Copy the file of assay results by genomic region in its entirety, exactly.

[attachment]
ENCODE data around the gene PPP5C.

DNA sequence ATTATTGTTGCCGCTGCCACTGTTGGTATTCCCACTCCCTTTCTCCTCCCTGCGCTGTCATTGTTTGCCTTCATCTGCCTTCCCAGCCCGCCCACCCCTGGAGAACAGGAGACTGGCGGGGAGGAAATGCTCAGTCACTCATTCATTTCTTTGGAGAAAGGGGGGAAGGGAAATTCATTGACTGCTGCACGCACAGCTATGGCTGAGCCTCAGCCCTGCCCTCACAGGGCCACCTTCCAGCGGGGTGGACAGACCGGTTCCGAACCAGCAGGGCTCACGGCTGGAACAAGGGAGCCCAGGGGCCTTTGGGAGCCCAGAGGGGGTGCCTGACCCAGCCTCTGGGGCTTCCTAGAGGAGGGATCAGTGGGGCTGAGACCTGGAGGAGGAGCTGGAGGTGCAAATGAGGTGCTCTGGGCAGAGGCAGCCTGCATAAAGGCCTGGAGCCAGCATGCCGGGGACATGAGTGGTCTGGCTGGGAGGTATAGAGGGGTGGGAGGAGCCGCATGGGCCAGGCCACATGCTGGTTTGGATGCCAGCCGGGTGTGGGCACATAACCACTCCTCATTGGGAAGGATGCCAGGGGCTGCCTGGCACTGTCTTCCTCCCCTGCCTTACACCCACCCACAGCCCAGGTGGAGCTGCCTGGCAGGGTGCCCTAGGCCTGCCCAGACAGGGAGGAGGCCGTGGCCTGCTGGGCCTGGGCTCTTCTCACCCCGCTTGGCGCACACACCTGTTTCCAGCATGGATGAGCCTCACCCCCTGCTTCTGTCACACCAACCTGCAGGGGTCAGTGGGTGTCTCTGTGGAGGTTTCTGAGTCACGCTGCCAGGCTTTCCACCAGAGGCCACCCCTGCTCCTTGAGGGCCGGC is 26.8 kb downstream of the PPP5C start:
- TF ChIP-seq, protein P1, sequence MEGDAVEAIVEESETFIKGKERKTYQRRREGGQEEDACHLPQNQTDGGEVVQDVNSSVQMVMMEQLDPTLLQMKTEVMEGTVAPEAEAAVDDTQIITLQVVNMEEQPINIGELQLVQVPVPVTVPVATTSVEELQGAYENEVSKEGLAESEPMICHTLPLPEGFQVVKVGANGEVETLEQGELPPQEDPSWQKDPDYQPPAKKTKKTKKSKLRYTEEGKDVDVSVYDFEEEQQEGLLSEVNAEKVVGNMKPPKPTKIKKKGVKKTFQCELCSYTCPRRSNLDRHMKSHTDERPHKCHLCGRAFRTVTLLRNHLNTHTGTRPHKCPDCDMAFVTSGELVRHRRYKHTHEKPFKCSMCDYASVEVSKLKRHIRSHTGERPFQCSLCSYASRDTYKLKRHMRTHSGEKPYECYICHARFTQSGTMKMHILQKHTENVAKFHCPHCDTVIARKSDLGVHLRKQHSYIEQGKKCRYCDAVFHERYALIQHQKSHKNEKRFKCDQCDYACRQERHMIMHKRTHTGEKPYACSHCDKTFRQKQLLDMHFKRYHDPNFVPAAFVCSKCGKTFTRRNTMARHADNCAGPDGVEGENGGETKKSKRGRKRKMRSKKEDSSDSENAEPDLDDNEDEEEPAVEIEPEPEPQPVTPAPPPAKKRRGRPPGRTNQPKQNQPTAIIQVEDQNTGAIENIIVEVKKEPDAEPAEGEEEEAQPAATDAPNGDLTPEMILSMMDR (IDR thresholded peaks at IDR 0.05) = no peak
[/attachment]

ENCODE data around the gene PPP5C.

DNA sequence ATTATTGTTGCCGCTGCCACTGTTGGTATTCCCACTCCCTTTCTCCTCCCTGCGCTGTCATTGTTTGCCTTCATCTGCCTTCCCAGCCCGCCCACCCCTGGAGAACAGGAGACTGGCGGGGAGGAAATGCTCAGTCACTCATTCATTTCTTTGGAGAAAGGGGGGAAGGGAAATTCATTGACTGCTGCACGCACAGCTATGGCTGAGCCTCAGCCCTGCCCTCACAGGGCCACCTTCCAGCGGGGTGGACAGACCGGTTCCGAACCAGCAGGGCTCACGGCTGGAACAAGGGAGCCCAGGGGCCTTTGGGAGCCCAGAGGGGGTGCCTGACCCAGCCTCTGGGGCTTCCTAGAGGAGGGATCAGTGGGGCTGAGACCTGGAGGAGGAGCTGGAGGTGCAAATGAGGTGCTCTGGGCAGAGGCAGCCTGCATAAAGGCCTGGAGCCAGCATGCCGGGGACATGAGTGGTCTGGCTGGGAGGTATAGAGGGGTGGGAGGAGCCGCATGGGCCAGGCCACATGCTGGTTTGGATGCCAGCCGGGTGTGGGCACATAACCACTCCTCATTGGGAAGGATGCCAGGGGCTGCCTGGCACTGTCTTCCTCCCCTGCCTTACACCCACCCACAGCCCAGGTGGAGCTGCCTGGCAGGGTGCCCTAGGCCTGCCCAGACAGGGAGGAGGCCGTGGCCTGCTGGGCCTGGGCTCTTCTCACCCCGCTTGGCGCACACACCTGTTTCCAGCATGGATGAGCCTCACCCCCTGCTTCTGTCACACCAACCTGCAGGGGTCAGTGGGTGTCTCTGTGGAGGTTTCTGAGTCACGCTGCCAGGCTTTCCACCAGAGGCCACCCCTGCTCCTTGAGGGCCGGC is 26.8 kb downstream of the PPP5C start:
- TF ChIP-seq, protein P1, sequence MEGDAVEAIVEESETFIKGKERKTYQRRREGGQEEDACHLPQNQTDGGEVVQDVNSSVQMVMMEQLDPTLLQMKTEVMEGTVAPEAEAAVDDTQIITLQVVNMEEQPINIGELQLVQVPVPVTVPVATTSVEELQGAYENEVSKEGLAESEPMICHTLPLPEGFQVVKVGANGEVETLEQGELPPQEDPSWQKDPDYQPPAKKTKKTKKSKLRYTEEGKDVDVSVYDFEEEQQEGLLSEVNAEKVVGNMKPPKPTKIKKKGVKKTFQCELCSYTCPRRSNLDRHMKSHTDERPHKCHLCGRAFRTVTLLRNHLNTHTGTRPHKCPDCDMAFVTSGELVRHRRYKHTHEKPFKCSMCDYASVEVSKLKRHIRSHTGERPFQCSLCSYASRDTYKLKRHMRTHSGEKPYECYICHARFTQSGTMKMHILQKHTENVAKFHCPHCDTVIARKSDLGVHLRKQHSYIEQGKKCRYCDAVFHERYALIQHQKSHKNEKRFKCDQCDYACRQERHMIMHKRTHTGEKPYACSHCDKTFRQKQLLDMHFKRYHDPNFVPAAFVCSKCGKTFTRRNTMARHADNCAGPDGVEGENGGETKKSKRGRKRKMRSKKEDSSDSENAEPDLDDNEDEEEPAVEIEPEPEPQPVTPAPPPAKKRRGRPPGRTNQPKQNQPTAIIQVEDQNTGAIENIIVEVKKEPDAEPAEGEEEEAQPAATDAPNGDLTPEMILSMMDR (IDR thresholded peaks at IDR 0.05) = no peak